The challenges of the pandemic have brought the concept of digital transformation to the fore in the past 2 years.
Manufacturers have been keeping tabs on the Industry 4.0 revolution for many years now, but today the concept has broad traction, with one study showing that nearly half of all retailers are aiming for a digital transformation post-pandemic. It’s easy to see why that’s a top priority. The past two years have shown that demand is volatile in ways we’ve never had to grapple with before, and labour shortages have made it a Herculean effort to simply get goods to their final destination. More than ever, supply chain players feel like they have to adapt – and adapt quickly. That desire for rapid evolution is going to drive big changes in logistics in 2022.
Renewed Focus on Sustainability
Of course, COVID-19 isn’t the only crisis that’s changing the way we think of the supply chain. Climate change has been top of mind for years now, and those concerns haven’t gone anywhere. To address the challenges we’re facing now, sustainability in the supply chain needs to become a matter of efficiency and optimisation.
That can start with something as simple as route optimisation for last mile logistics – a process that can reduce fuel consumption significantly – but it also needs to include a more holistic approach to finding and rooting out inefficiencies across the supply chain in 2022.
More Connected Transportation Networks
From a consumer perspective, all e-commerce is national – or even international – by default. No one wants to find out that they’re not in the shipping area for a sofa or a dining set that they had their heart set on. Luckily, one of the most powerful trends in logistics for 2022 will be the creation of wider, more connected transportation networks.
In the US, there’s been significant recent consolidation among 3PLs and 4PLs aiming to make nationwide transportation networks possible, and we expect this trend to go international in the coming year.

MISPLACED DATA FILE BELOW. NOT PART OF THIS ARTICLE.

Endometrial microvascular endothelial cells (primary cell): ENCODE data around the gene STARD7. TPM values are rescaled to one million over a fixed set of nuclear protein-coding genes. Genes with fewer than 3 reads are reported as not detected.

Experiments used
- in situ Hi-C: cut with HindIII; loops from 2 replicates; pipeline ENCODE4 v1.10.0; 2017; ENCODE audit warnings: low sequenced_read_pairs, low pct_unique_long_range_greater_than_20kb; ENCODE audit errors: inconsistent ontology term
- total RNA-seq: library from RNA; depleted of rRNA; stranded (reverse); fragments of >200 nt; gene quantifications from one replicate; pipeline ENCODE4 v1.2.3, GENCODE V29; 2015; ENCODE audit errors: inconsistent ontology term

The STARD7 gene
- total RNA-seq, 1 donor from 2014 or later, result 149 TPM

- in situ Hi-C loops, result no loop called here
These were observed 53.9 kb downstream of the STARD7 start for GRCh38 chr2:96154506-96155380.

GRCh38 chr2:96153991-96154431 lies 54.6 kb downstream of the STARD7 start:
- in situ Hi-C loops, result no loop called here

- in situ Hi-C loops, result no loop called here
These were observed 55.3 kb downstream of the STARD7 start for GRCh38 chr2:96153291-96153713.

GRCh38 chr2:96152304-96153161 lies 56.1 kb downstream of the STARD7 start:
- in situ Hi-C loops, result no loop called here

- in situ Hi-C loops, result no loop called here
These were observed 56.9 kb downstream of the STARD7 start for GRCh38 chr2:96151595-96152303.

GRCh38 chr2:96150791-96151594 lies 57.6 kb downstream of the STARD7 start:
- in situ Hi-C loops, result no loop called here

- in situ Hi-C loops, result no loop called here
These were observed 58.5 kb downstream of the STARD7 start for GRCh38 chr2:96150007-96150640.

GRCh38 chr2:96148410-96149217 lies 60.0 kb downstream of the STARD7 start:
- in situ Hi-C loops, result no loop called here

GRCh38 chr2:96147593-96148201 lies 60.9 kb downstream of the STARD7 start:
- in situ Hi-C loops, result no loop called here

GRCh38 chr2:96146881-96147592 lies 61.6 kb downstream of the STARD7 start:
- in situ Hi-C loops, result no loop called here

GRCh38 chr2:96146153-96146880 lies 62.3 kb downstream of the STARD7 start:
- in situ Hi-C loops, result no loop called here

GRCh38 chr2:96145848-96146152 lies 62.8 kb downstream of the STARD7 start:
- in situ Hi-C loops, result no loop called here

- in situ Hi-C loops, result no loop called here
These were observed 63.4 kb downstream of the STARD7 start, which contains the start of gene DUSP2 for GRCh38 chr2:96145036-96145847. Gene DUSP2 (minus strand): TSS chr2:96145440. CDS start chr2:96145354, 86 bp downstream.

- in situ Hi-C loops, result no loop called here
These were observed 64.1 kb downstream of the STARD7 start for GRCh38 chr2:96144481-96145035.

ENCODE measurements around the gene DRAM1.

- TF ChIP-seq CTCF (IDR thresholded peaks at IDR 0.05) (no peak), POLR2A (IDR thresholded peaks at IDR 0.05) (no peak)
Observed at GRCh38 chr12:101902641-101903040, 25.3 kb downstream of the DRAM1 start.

Middle Mile Optimisation
Recent data shows that LTL is outpacing long-haul trucking in both demand and cost—and it’s putting pressure on businesses to focus on the middle mile much more than they have in recent years. Given the capacity crunches and driver shortages plaguing the world of logistics, it makes sense that supply chain players would look for new efficiencies – and the middle mile is a natural choice.
Why? Because the technologies that we use to optimise the last mile can be applied here as well. In the coming year, expect supply chain visibility, route optimisation, and smart, connected driver management to become more and more common across the middle mile.
The Need for Speed
Again, we’re amid a unique moment of demand volatility and skyrocketing customer expectations. To meet changing customer needs, supply chains simply need to move faster than they used to. There are any number of obstacles to this actually happening, but that doesn’t change the fact that speed is going to be one of the biggest areas of supply chain investment going forward.
What will that look like in practice? For starters, it will mean increasing visibility and connectivity across the supply chain. It will also mean leveraging Artificial Intelligence (AI) in new and interesting ways…
New Applications for AI
Studies have consistently shown that AI has the potential to decrease costs and improve service levels across logistics processes. With increased emphasis on getting large volumes of goods to traverse national and international networks as quickly as possible, we’re going to see a lot more businesses leverage AI specifically for the purpose of speeding up delivery turnarounds.
How does this work in practice? For starters, businesses are using AI-powered route optimisation to get more out of their existing capacity, thereby potentially reducing cycle time. AI can also be leveraged to improve ETAs, which has the impact of decreasing delays throughout the supply chain.
2021 presented a lot of challenges across the supply chain – and we expect 2022 to do the same. At the same time, logistics technology is evolving quickly. For businesses that are able to stay ahead of these emerging trends, there will be real opportunities in the coming year.
About the author
As Founder and CEO, Satish Natajaran has built DispatchTrack into the leading SaaS solution for optimising last mile logistics. Satish believes in building software around the customers’ needs and pain points, which means striving to boost efficiency and minimise human effort at every turn.
Satish holds an M.S. in Computer Science from the University of Mississippi.
Check out DispatchTrack’s previous article here.